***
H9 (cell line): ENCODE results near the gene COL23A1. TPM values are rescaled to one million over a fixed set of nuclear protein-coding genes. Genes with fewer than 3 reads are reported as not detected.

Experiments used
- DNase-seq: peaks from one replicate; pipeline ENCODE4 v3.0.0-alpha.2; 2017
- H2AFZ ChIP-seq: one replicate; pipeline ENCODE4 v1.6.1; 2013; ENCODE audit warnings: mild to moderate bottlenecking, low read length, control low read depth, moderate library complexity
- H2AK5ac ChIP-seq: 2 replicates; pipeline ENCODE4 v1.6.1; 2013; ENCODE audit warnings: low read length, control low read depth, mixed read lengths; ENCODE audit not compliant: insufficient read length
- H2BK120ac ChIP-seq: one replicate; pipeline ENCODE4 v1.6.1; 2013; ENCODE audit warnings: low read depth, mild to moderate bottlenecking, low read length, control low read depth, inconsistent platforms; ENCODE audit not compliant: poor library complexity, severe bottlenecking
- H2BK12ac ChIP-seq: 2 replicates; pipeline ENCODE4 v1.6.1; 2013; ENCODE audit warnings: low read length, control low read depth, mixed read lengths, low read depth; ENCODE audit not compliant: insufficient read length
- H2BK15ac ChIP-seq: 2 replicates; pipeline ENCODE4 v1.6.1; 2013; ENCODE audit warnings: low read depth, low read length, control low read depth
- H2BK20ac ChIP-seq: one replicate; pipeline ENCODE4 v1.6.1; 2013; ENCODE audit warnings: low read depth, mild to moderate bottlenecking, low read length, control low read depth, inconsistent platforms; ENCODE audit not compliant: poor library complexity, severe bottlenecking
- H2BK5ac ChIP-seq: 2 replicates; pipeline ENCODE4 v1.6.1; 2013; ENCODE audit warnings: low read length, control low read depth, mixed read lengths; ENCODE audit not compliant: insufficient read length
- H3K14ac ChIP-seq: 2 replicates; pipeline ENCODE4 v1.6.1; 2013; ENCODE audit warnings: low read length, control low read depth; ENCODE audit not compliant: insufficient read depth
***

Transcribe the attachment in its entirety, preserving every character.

H9 (cell line): ENCODE results near the gene COL23A1. TPM values are rescaled to one million over a fixed set of nuclear protein-coding genes. Genes with fewer than 3 reads are reported as not detected.

Experiments used
- DNase-seq: peaks from one replicate; pipeline ENCODE4 v3.0.0-alpha.2; 2017
- H2AFZ ChIP-seq: one replicate; pipeline ENCODE4 v1.6.1; 2013; ENCODE audit warnings: mild to moderate bottlenecking, low read length, control low read depth, moderate library complexity
- H2AK5ac ChIP-seq: 2 replicates; pipeline ENCODE4 v1.6.1; 2013; ENCODE audit warnings: low read length, control low read depth, mixed read lengths; ENCODE audit not compliant: insufficient read length
- H2BK120ac ChIP-seq: one replicate; pipeline ENCODE4 v1.6.1; 2013; ENCODE audit warnings: low read depth, mild to moderate bottlenecking, low read length, control low read depth, inconsistent platforms; ENCODE audit not compliant: poor library complexity, severe bottlenecking
- H2BK12ac ChIP-seq: 2 replicates; pipeline ENCODE4 v1.6.1; 2013; ENCODE audit warnings: low read length, control low read depth, mixed read lengths, low read depth; ENCODE audit not compliant: insufficient read length
- H2BK15ac ChIP-seq: 2 replicates; pipeline ENCODE4 v1.6.1; 2013; ENCODE audit warnings: low read depth, low read length, control low read depth
- H2BK20ac ChIP-seq: one replicate; pipeline ENCODE4 v1.6.1; 2013; ENCODE audit warnings: low read depth, mild to moderate bottlenecking, low read length, control low read depth, inconsistent platforms; ENCODE audit not compliant: poor library complexity, severe bottlenecking
- H2BK5ac ChIP-seq: 2 replicates; pipeline ENCODE4 v1.6.1; 2013; ENCODE audit warnings: low read length, control low read depth, mixed read lengths; ENCODE audit not compliant: insufficient read length
- H3K14ac ChIP-seq: 2 replicates; pipeline ENCODE4 v1.6.1; 2013; ENCODE audit warnings: low read length, control low read depth; ENCODE audit not compliant: insufficient read depth